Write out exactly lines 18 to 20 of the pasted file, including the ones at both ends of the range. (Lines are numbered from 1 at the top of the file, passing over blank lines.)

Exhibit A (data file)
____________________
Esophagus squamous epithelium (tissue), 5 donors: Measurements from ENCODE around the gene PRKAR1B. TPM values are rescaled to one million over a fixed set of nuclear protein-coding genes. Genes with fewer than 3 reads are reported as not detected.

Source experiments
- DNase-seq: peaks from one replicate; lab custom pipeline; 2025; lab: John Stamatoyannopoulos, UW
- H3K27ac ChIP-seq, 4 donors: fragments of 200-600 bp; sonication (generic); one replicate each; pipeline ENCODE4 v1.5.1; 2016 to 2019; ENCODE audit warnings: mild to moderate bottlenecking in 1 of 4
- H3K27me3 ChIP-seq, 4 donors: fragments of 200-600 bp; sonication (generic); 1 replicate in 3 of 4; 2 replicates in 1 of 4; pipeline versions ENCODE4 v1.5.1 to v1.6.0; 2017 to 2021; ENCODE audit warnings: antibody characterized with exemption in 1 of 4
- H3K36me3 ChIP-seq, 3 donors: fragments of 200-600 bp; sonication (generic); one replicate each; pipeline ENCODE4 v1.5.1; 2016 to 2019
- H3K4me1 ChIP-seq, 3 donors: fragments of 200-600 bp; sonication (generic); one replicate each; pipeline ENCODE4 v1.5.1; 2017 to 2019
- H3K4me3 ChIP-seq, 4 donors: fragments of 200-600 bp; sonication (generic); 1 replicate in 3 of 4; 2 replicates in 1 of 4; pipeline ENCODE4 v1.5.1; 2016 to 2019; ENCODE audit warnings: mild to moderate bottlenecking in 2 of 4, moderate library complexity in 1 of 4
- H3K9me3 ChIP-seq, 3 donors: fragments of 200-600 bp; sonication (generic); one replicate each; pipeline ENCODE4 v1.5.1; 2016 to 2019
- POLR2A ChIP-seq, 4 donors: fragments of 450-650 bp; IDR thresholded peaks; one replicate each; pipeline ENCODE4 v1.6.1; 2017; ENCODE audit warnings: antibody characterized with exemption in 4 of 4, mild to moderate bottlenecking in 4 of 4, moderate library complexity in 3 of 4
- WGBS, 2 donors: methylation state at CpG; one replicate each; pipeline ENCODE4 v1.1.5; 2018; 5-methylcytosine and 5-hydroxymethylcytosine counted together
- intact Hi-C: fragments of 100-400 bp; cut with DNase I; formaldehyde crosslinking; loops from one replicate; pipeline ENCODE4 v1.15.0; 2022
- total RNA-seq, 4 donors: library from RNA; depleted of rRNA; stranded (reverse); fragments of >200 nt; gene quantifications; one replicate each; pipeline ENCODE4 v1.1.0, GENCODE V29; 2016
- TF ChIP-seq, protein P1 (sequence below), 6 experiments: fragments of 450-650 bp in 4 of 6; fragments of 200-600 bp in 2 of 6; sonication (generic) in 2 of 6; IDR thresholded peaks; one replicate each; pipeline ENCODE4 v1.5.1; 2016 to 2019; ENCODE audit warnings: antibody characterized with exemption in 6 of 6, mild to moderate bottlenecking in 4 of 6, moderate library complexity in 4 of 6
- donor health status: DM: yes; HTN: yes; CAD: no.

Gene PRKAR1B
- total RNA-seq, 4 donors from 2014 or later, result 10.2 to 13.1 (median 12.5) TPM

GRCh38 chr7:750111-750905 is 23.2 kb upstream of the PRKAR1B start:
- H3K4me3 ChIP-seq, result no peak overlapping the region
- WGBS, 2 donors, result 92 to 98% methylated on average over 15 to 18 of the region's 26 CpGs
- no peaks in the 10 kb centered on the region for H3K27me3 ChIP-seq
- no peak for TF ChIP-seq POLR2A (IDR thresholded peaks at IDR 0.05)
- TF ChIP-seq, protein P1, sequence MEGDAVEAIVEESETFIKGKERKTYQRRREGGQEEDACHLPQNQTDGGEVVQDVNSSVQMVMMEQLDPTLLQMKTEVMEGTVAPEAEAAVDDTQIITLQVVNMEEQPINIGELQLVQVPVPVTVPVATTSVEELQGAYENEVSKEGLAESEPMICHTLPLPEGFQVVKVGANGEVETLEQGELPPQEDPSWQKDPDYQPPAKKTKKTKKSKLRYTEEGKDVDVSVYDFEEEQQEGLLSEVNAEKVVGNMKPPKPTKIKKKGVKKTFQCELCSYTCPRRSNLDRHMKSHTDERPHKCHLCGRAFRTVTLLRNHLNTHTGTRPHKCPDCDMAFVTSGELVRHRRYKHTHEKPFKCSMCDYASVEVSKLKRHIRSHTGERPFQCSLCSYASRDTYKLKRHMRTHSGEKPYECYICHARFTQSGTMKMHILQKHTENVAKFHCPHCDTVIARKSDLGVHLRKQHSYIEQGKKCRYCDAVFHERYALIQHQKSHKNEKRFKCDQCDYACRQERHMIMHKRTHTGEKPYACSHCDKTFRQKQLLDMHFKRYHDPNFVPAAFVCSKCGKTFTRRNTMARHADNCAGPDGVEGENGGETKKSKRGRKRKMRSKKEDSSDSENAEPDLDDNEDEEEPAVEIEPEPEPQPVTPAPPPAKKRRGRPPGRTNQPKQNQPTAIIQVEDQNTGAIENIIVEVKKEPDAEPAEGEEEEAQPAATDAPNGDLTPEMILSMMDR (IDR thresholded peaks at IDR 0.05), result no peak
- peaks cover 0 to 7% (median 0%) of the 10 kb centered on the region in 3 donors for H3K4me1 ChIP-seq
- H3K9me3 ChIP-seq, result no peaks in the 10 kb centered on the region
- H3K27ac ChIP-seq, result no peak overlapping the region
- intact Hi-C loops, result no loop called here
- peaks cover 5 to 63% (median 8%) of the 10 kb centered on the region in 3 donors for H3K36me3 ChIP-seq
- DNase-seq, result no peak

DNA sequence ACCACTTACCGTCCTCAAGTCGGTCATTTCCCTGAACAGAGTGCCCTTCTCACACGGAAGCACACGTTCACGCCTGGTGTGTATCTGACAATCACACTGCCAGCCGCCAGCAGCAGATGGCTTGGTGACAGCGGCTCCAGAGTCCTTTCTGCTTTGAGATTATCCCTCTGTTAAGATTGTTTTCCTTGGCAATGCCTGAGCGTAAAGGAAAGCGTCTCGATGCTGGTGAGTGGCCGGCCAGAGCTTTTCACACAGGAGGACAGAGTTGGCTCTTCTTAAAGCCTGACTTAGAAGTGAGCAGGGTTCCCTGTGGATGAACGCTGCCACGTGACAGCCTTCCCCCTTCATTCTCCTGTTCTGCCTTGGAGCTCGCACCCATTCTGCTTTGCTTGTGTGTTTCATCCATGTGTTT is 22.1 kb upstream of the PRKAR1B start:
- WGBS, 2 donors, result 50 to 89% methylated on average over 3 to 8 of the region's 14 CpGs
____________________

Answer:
GRCh38 chr7:750111-750905 is 23.2 kb upstream of the PRKAR1B start:
- H3K4me3 ChIP-seq, result no peak overlapping the region
- WGBS, 2 donors, result 92 to 98% methylated on average over 15 to 18 of the region's 26 CpGs